Sec. Pediatric Gastroenterology, Hepatology and Nutrition
Volume 9 - 2021 | https://doi.org/10.3389/fped.2021.657020
Gut Microbiota and Obesity in Adults and Children: The State of the Art
- Paediatric Clinic, Department of Medicine and Surgery, University Hospital, University of Parma, Parma, Italy
In recent decades, obesity has become a serious public health problem affecting both children and adults. Considering the multifactorial origin of obesity, including modifiable factors, childhood was identified as the golden age for investing in obesity prevention by both promoting proper lifestyles and actively intervening in possible triggers. The gut microbiota is at the center of the most recent scientific studies and plays a key role in obesity development because it is intimately linked to energetic-humoral variations in the host: its alterations can promote a state of excessive energy storage, and it can be manipulated to maintain energy homoeostasis. This review aims to offer a panoramic understanding of the interplay between obesity and the gut microbiota, focusing on the contribution that the gut microbiota could have to the prevention of childhood obesity and its complications in adulthood. Currently, the use of some specific probiotic strains has been shown to be able to act on some secondary metabolic consequences of obesity (such as liver steatosis and insulin resistance) without any effect on weight loss. Although definitive conclusions cannot be drawn on the real impact of probiotics and prebiotics, there is no doubt that they represent an exciting new frontier in the treatment of obesity and associated metabolic dysfunctions. Targeted studies randomized on specific populations and homogeneous for ethnicity, sex, and age are urgently needed to reach definitive conclusions about the influence of microbiota on weight. In particular, we still need more studies in the pediatric population to better understand when the switch to an obese-like gut microbiota takes place and to better comprehend the right timing of each intervention, including the use of pre/probiotics, to improve it.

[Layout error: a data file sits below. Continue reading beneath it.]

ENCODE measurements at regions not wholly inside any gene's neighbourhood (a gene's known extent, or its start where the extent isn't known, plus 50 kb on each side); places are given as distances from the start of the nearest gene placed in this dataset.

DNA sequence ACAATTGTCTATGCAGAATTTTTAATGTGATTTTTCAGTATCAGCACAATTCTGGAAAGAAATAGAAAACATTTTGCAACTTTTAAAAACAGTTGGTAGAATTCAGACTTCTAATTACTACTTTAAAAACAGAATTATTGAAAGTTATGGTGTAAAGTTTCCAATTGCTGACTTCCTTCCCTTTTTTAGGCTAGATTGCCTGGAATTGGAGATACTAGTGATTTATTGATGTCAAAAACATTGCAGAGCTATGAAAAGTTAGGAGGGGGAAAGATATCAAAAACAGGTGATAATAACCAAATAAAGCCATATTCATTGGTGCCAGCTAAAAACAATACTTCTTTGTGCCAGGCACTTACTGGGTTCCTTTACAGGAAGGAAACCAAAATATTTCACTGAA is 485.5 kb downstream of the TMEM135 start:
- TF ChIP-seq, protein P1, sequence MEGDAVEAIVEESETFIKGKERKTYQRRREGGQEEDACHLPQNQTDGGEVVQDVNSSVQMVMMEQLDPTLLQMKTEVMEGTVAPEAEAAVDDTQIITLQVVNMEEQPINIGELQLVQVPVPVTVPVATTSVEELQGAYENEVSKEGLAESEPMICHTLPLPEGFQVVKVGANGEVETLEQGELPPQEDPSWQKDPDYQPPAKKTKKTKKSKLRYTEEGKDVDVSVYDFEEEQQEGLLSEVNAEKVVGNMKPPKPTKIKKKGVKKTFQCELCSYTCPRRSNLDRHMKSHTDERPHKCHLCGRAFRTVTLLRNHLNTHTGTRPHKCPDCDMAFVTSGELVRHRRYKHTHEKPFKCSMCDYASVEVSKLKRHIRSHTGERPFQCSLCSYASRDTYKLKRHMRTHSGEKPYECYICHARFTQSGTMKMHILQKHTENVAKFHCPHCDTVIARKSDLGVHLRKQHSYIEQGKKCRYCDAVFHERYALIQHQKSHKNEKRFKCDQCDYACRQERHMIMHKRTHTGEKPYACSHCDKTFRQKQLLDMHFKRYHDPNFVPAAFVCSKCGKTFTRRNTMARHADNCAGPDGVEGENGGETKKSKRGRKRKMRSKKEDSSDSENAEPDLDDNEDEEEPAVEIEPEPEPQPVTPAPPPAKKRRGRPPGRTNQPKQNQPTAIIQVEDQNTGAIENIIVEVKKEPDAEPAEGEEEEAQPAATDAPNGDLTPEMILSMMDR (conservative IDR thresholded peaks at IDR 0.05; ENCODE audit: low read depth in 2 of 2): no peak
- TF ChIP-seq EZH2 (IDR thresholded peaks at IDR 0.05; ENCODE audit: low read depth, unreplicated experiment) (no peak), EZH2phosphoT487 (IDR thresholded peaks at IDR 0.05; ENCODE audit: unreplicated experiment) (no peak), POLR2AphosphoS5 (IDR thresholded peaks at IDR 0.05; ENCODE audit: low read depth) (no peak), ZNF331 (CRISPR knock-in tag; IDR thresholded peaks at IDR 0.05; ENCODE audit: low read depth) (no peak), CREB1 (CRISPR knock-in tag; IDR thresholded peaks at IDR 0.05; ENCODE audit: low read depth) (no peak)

Once considered a problem specific to high-income countries, overweight, and obesity are now on the rise in low- and middle-income countries and becoming a large public health challenge. Obesity prevalence nearly tripled worldwide between 1975 and 2016. According to the most recent World Health Organization (WHO) report in 2016, more than 1.9 billion adults aged 18 years and older are overweight (39% of the World's adult population), and among them, over 650 million are obese (average 13%), with a major prevalence in the male population (1). Additionally, children and adolescents aged 5–19 years are involved in this growing global epidemic, with over 340 million overweight or obese individuals in 2016 (2).
The etiology of obesity has been attributed to several factors, including genetic susceptibility and environmental factors. Even considering all of them, the magnitude of this pandemic is still unexplained. Intervention on modifiable factors, such as lifestyle and diet, is the focus of national prevention policies: obese/overweight children are more prone to become adults affected by obesity and its consequences, such as cardiovascular diseases, type 2 diabetes, and cancer, so investing in children's health and healthy behaviors could be the key to tackling the problem (3, 4). A new point of interest is represented by the gut microbiota, which has been increasingly recognized as an important factor connecting genes, the environment, and the immune system (5).
The gut microbiota is involved in body weight control, energy homoeostasis, and inflammation, therefore playing a role in the pathophysiology of obesity (6). The human gut hosts a large number and variety of microorganisms. Among them, a population of ~1,000 species of bacteria is preponderant, with 99% of them belonging to ~40 species (7). All these microbes together form the so-called “gut microbiota,” to which we will simply refer with the term “microbiota.” In 2004, Backhet et al. first explored the ability of the gut microbiota to store energy from the diet and showed how, in developed and Western high-calories diet societies, this benefit became harmful (8). Subsequent studies were performed on ob/ob vs. germ-free and wild-type mice and obese vs. lean people to better understand whether there was some basic difference between the two populations. Controversies still exist about whether the difference between the gut microbiota of obese and lean people is more qualitative or quantitative and whether a subjective response to external stress is the origin or the consequence of altered energy metabolism. However, it has been established that while alteration of the gut microbiota can cause several health issues, including obesity, metabolic syndrome, diabetes, asthma, and atherosclerosis, gut microbiota manipulation could be a potential therapeutic target to reduce host energy storage (9–12). For these reasons, antibiotics and their abuse have been called into question, and considerable interest has focused on the use of probiotics associated with a balanced diet and adequate physical exercise (13, 14).